Devotional Book Project
The Women's Ministries devotional book, a daily devotional for women by women, is a project of the Department of Women's Ministries, General Conference of Seventh-day Adventists. The purpose is to provide spiritual growth and encouragement and to furnish funds for scholarships for women.
Among Friends, the first annual women's devotional book, was published for daily readings in 1993. Since then profits have funded scholarships to help Adventist women obtain higher education. However, the amount of money for each division has remained the same. Presently, at least half the women seeking assistance are turned down. With your help we can change more lives!
2018 Women's Devotional Book : Notes of Joy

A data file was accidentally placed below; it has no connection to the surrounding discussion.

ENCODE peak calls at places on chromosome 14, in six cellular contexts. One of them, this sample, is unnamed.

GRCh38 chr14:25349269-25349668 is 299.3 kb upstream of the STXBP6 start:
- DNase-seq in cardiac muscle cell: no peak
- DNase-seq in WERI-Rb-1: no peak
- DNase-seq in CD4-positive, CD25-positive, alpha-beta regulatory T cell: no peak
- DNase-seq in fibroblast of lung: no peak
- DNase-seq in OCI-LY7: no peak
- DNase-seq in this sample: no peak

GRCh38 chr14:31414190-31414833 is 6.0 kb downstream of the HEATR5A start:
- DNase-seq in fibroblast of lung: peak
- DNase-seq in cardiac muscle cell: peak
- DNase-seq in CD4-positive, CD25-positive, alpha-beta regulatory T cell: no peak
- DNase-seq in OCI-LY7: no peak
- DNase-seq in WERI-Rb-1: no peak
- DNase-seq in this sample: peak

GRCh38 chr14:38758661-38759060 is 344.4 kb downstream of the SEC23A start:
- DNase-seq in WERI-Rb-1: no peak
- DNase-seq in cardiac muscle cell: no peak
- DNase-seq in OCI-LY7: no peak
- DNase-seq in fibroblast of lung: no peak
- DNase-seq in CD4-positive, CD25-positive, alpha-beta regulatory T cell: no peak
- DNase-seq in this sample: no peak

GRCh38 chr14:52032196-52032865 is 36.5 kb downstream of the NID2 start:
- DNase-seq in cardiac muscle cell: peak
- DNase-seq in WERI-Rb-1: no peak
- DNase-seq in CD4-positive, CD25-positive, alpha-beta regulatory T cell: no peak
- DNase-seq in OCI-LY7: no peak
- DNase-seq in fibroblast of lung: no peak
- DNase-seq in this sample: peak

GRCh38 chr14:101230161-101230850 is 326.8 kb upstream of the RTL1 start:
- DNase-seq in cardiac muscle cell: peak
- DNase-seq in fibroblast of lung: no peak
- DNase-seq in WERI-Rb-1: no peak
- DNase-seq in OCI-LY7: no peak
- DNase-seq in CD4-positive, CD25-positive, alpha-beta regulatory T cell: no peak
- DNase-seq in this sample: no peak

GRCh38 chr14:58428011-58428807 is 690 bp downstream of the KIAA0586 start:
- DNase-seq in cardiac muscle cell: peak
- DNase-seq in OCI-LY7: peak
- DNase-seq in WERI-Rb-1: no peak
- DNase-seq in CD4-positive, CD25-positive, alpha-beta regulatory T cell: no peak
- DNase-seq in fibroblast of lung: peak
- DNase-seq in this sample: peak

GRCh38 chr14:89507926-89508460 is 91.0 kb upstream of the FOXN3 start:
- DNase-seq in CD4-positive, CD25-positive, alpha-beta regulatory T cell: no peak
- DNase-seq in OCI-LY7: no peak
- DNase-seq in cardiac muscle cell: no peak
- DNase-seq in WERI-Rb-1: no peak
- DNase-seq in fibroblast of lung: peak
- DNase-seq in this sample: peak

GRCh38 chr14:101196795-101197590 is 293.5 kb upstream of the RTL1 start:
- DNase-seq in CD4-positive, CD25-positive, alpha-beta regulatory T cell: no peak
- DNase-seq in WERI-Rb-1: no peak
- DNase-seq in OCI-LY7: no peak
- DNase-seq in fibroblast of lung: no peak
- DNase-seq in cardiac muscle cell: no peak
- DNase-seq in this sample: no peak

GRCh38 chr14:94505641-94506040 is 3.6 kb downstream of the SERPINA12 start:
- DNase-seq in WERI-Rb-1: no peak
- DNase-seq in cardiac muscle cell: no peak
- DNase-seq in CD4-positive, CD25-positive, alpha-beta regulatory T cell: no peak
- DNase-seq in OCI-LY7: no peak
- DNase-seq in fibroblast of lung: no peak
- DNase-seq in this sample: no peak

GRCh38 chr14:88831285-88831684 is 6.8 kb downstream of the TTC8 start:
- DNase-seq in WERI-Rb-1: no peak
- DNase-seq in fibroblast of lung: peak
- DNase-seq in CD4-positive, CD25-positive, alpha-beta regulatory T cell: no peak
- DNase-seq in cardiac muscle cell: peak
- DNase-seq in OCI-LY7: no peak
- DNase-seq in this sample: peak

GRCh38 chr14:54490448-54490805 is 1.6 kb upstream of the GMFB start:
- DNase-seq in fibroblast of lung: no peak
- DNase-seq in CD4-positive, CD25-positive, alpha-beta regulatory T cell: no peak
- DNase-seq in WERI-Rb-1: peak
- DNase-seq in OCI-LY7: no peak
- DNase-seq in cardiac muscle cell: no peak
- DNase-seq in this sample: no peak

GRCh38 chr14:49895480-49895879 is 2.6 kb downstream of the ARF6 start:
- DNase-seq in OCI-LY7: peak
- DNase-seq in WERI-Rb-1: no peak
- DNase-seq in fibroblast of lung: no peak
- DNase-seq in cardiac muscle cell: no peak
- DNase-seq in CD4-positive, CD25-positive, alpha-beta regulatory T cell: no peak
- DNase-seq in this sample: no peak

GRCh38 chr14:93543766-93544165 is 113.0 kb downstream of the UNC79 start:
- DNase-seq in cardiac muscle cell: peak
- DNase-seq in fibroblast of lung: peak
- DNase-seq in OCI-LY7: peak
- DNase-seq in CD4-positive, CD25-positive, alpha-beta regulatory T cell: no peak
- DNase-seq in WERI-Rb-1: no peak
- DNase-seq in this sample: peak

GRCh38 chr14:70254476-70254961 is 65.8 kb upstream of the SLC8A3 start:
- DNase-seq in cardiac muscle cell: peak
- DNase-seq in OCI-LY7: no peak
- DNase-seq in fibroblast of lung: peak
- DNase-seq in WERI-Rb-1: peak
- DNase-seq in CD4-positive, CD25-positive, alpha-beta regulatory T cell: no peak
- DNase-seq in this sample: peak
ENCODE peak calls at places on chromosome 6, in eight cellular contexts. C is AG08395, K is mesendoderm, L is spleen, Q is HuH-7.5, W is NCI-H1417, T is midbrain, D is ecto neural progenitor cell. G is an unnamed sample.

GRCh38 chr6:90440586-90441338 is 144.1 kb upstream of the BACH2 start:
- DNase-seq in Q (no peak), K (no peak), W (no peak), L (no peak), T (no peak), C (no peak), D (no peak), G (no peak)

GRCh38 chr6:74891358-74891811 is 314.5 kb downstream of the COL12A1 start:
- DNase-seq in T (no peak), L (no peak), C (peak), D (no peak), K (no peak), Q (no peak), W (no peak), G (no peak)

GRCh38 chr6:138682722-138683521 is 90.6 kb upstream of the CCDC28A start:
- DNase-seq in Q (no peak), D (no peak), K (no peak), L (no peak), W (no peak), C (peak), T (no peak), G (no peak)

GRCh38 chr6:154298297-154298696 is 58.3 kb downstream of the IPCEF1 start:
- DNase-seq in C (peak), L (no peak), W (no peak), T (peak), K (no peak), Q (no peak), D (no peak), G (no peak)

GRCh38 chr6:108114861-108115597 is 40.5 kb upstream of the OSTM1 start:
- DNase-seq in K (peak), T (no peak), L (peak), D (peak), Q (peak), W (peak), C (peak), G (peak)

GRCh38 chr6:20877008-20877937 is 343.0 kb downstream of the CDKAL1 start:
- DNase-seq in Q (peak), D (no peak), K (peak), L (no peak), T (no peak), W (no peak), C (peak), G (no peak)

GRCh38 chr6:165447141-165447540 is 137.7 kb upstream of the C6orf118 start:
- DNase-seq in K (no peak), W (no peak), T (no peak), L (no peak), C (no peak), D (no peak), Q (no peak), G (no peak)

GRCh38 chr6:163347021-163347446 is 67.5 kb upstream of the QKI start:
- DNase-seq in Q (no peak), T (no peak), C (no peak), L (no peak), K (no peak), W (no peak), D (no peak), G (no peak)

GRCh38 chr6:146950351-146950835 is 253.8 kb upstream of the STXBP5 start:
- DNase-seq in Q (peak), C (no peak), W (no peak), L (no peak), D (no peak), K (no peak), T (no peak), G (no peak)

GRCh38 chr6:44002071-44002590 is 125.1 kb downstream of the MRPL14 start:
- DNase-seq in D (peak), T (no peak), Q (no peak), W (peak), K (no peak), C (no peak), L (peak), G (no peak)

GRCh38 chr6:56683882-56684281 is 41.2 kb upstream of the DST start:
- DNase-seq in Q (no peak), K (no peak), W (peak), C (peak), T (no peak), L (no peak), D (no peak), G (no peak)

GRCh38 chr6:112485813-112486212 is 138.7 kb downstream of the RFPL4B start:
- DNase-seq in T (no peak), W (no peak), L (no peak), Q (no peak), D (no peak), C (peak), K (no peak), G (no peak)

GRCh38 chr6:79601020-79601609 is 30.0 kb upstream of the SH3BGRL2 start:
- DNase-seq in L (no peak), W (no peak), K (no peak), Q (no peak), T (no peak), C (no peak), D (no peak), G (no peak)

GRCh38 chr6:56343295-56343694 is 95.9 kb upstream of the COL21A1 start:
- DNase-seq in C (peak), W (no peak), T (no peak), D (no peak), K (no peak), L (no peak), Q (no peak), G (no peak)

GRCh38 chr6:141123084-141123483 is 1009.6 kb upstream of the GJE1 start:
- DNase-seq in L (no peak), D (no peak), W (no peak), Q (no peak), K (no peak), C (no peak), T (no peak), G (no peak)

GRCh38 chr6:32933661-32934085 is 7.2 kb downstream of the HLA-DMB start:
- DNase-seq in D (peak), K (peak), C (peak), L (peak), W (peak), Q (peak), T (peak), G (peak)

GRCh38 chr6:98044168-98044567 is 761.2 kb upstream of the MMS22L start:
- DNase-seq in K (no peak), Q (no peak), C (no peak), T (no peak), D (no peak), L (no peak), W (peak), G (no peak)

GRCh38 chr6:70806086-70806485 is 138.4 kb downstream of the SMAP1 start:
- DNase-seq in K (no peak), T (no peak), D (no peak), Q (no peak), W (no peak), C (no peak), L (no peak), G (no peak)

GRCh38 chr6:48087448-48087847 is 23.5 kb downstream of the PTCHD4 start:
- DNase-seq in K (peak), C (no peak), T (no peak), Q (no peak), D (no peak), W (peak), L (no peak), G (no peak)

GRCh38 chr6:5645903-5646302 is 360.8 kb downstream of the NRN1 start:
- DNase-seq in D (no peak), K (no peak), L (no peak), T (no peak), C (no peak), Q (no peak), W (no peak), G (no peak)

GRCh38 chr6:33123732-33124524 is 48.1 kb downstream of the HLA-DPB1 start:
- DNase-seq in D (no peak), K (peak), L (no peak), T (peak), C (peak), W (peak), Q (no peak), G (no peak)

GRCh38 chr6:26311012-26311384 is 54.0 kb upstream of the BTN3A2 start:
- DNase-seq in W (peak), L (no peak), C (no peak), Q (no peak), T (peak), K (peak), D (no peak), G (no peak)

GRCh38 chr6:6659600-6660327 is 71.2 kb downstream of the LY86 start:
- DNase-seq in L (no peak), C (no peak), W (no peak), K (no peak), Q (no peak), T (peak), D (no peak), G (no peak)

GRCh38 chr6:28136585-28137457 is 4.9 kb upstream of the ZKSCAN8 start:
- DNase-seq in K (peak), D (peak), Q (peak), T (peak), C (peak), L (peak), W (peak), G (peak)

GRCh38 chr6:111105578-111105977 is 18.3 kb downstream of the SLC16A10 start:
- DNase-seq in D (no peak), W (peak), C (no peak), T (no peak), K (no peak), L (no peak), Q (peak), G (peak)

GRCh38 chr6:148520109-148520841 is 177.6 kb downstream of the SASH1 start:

Did you know that God delights in you? That at the very thought of you, He rejoices over you with singing? Notes of Joy is full of stories that celebrate the beautiful bond shared between the heavenly Father and you, His precious daughter. God's Word promises us that, through His Son, our safety is guaranteed, our provision is sure. In the face of such abundant life, why do we allow the enemy to steal our joy?
Do you need encouragement today? To experience the joy of His presence? This daily devotional book for women shares that lasting joy is only found through Christ and through the avenues He provides for us--families, friendships, mentors, creation, and yes, even challenges and trials. Listen to His Notes of Joy today.
To order online, go to www.adventistbookcenter.com.